A Michelin spokesman told BBC Sport the company would be "interested" in a return to F1, but said this would be contingent upon a change in the regulations.
Michelin would want a shift in emphasis in F1 away from the multiple pit-stop formula that has been provided by Pirelli's high-degradation tires, at the request of the sport's commercial supremo Bernie Ecclestone.
It believes the current approach in F1 runs counter to the growing requirement and demand for environmental sustainability in automotive manufacturing.
Michelin had initially demanded that F1 shift to 18-inch wheels immediately, but has now softened its stance and would be prepared to stick with the current 13-inch wheels for no more than two years.
F1 tires, DRS and Kers explained
Michelin believes the 13-inch wheels have no relevance to road cars.
It was initially thought Michelin was opposed to the idea of being a sole tire supplier with no competition, but the spokesman said that was not a problem "as long as there is a challenge within the regulations".
Michelin would want a chance to showcase its high levels of technology, including a tread-free 'slick' tires that can be used in wet weather.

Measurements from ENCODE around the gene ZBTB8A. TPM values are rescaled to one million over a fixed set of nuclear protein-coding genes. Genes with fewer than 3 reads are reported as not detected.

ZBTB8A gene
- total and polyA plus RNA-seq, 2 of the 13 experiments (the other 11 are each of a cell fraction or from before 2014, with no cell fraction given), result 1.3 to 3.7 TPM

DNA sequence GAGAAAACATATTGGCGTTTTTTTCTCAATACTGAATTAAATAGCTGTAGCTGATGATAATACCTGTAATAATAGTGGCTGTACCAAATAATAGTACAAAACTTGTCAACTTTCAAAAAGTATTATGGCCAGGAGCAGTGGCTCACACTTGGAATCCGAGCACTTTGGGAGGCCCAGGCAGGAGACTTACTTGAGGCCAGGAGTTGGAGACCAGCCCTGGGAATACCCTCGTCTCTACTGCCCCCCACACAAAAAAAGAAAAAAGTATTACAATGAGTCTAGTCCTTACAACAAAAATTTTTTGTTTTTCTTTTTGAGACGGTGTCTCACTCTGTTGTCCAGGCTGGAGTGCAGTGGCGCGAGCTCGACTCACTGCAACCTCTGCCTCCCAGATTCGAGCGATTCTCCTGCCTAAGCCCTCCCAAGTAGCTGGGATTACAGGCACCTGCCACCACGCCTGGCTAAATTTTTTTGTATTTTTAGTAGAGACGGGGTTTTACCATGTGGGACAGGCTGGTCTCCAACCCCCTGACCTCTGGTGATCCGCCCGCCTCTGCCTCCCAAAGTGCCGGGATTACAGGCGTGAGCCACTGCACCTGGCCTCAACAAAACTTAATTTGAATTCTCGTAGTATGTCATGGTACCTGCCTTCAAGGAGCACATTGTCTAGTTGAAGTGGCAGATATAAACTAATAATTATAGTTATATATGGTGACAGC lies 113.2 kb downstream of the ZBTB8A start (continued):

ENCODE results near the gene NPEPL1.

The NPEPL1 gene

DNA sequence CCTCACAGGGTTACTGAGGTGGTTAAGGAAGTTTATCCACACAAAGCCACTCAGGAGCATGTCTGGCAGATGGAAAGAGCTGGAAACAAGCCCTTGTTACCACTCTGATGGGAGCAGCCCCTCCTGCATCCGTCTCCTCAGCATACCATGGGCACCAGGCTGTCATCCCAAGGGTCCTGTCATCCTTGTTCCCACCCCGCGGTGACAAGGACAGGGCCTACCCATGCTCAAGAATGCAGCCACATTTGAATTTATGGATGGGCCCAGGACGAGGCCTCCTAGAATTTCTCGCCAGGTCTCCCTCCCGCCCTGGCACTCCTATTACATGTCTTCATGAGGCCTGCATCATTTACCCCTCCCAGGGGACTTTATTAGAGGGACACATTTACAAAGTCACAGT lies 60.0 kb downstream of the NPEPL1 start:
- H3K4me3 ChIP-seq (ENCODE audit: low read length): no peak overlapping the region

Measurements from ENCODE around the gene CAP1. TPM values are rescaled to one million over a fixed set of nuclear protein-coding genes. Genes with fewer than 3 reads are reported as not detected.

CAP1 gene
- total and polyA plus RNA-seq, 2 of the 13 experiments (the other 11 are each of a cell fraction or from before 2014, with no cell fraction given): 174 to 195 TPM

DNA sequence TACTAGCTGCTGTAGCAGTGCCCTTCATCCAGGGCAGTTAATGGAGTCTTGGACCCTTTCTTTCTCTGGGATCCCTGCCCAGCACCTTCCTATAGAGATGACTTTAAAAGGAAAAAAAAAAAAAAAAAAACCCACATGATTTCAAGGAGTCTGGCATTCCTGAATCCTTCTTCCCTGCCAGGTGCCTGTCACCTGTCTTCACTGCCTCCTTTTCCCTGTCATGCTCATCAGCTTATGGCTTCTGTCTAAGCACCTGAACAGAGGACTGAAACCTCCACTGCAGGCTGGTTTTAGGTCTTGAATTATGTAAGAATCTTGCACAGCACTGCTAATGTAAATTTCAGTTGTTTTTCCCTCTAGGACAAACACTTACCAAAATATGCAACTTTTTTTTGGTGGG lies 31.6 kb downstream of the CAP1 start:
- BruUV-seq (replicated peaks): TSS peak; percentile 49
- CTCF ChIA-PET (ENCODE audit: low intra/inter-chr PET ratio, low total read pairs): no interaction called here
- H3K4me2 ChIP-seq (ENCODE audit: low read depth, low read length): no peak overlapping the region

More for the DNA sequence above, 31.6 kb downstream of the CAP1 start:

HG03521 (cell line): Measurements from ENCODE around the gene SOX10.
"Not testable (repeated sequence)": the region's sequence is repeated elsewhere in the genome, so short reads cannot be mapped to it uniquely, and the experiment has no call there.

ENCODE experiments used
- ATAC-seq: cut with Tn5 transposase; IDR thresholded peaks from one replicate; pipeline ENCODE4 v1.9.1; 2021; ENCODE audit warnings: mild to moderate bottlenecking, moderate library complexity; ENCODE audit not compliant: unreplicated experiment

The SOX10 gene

Ecclestone has already signed a new commercial contract with Pirelli, who also have deals with a number of teams.
But these are worthless if the FIA does not appoint Pirelli as the tire supplier. BBC Sports
07/28/13 (GMM) Michelin has scheduled an announcement for the middle of next week, according to a report on Sunday by Germany's Auto Motor und Sport.
The report suggested the French supplier, last on the grid in 2006 as its tire war with Bridgestone ended, could announce its interest in bidding for an F1 tender.
The news might explain the long delay over news of Pirelli's continued participation as the sport's controversial official tire supplier, even though Paul Hembery insists plans for the 2014 season are well advanced.
Indeed, talks between the teams and Pirelli over 2014 have been speeding ahead this weekend in Hungary.
Pirelli have said they need to make the rear tires wider to cope with the higher torque of the turbo V6s, and Mercedes strongly agrees, but teams like Ferrari and Red Bull are fighting hard for the dimensions to remain essentially the same in 2014.
"We will decide alone," Hembery insisted, "no matter what the teams want. They just need to give us their data."
A big spanner in the works, however, could be the new Michelin factor.
But correspondent Michael Schmidt wondered: "Can they (Michelin) be ready for 2014? Surely not — it would be a very late call."
That is because the teams are scheduled to know the precise specification of the 2014 tires by 1 September this year.
Much more likely is that Michelin might announce F1 intentions for 2015.
Hembery is quoted as saying: "We want clarity this year.
"Our contracts with the rights holder and some of the teams are for the next five years.
"If we are confronted next year with a tender for 2015, we'll be gone."